Hamilton School District Superintendent Tom Korst is recommending the possible creation of a new position, a districtwide director of education, and in turn eliminating one principal position within the district, a move he assured school board members would be cost-neutral.
The district is facing a projected $360,000 shortfall in next year’s general fund budget, depending on what happens with the state Legislature, enrollment and various other factors.
In the next few months, administrators are also planning to consider several other cost-cutting options, including the closure of Grantsdale Elementary School, although any decision is still a long way off.
Korst said that the creation of the director of education position would allow the district to more effectively utilize available resources.
“What’s gone on here in Hamilton is that a lot of principals perform central office-like duties in addition to being principal,” he explained. “My goal is to consolidate those extra duties into that one position, and to do it cost-neutrally. We are looking at reducing one of our principals and having a central office person taking on duties, like that of the curriculum coordinator position. We have a curriculum coordinator now that is also the Grantsdale principal. A fair share of their time is being spent as curriculum coordinator, part-time.
“We have a special education coordinator and Washington Elementary principal. We have a Special Education Cooperative and we pay them a fair sum of money to administer special ed, and we would consolidate that and use the coop as it should be used.”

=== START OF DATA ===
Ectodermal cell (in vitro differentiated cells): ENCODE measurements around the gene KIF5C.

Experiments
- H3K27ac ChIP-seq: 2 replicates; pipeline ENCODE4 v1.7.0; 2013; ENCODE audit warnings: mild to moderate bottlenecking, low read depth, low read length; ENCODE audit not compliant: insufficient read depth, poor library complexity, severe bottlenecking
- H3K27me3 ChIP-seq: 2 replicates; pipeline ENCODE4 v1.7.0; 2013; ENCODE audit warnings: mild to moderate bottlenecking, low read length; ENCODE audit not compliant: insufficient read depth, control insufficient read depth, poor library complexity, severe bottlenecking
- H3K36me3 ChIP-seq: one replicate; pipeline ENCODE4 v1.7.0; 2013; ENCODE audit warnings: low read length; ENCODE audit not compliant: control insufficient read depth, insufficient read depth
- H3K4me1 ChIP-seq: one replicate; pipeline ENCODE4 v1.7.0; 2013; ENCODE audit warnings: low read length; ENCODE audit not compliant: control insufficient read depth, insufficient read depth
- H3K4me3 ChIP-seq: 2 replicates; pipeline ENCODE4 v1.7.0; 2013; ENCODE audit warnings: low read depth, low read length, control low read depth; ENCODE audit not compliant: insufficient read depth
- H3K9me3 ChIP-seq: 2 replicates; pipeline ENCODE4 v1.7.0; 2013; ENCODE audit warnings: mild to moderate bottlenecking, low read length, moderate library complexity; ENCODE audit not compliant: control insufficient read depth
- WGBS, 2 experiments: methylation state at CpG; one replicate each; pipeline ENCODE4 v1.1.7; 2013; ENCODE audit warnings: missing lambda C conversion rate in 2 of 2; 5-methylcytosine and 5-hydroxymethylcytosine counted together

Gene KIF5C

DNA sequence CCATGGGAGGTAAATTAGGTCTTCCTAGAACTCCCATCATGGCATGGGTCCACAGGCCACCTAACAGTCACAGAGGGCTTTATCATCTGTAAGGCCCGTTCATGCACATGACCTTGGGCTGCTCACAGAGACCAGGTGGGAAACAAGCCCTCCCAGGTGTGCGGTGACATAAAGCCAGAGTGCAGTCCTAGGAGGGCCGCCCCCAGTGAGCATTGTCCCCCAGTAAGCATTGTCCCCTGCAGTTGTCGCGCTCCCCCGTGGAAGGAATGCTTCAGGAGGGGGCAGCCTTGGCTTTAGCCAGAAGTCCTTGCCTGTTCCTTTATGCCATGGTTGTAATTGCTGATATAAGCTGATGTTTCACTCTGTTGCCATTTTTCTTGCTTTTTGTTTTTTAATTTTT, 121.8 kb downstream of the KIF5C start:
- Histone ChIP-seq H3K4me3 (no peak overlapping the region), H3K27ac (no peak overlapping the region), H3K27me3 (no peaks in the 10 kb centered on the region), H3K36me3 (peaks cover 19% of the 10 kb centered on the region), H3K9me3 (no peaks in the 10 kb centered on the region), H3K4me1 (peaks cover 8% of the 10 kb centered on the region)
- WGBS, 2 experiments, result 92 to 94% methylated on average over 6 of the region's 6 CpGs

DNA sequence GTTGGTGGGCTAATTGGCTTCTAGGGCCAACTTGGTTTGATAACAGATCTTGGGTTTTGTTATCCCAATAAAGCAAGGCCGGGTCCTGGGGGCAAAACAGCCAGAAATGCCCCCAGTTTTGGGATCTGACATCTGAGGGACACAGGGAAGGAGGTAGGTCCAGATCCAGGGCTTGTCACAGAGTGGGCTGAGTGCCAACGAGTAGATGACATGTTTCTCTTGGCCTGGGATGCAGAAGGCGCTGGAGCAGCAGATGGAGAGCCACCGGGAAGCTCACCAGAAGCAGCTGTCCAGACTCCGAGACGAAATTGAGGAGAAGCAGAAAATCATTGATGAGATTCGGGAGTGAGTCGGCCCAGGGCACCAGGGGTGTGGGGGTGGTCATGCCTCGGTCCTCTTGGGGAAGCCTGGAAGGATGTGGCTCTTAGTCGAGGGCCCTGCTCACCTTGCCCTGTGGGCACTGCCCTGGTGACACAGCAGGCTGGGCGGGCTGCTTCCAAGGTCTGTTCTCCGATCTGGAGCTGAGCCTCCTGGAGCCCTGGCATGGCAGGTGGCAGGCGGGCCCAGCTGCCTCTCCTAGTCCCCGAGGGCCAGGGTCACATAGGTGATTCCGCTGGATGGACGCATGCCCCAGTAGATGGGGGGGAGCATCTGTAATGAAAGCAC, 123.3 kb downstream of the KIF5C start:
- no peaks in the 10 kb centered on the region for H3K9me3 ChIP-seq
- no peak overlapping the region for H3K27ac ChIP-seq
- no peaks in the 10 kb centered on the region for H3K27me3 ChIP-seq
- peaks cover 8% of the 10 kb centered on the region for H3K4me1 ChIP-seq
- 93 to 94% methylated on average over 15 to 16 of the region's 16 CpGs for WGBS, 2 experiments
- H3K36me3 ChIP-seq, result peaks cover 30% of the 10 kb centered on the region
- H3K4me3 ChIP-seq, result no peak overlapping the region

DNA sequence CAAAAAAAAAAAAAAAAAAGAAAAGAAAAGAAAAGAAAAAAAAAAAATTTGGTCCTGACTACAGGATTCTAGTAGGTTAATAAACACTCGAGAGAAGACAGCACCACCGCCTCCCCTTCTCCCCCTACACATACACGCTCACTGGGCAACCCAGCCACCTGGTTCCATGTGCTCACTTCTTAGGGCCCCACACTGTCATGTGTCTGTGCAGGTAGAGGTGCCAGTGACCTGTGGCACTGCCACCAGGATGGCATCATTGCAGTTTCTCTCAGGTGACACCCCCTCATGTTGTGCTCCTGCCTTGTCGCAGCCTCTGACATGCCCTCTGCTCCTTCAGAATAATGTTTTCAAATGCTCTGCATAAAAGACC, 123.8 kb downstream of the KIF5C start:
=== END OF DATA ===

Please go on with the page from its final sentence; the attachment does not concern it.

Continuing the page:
The Special Education Cooperative is supposed to help support a school district that can’t hire specialists, such as a full-time speech therapist, according to Korst. Small school districts such as Darby and Victor need to utilize the coop, but Hamilton might need to take advantage more in the future because they pay into the service and are allocated certain services, he said.
If Grantsdale Elementary, the smallest school in the district, were to lose the principal position one of the other principals in the district would be called in as necessary, Korst explained. In the past, Grantsdale has had a position such as a lead teacher instead of a principal.
“It’s the state of affairs right now in Hamilton that we have a number of buildings that are spread out,” Korst said. “We have three elementary schools, a middle school and the high school. That’s five buildings. If you look at Corvallis right down the road they only have three buildings, a K-4, a 5-8 and a 9-12. Somebody has to be in charge of all these buildings, and you start to fractionalize these services.
“I think Hamilton is one of the few districts, maybe the only this size, that does not have a full-time administrator of some sort at this level. Corvallis has two, a curriculum coordinator and a student services director, I believe. They are also not the principal, and Corvallis is a smaller district than us.”
Korst said he hopes people don’t see the move as simply adding an administrative position.
“People are always going to see this as adding an administrator, but that’s not the case,” he said. “This should be a cost-neutral move. It will help improve programming and not cost anything extra.”
Korst said Grantsdale principal Kathleen Dent would be given every opportunity to fill the new position because she is qualified and already does many of the duties.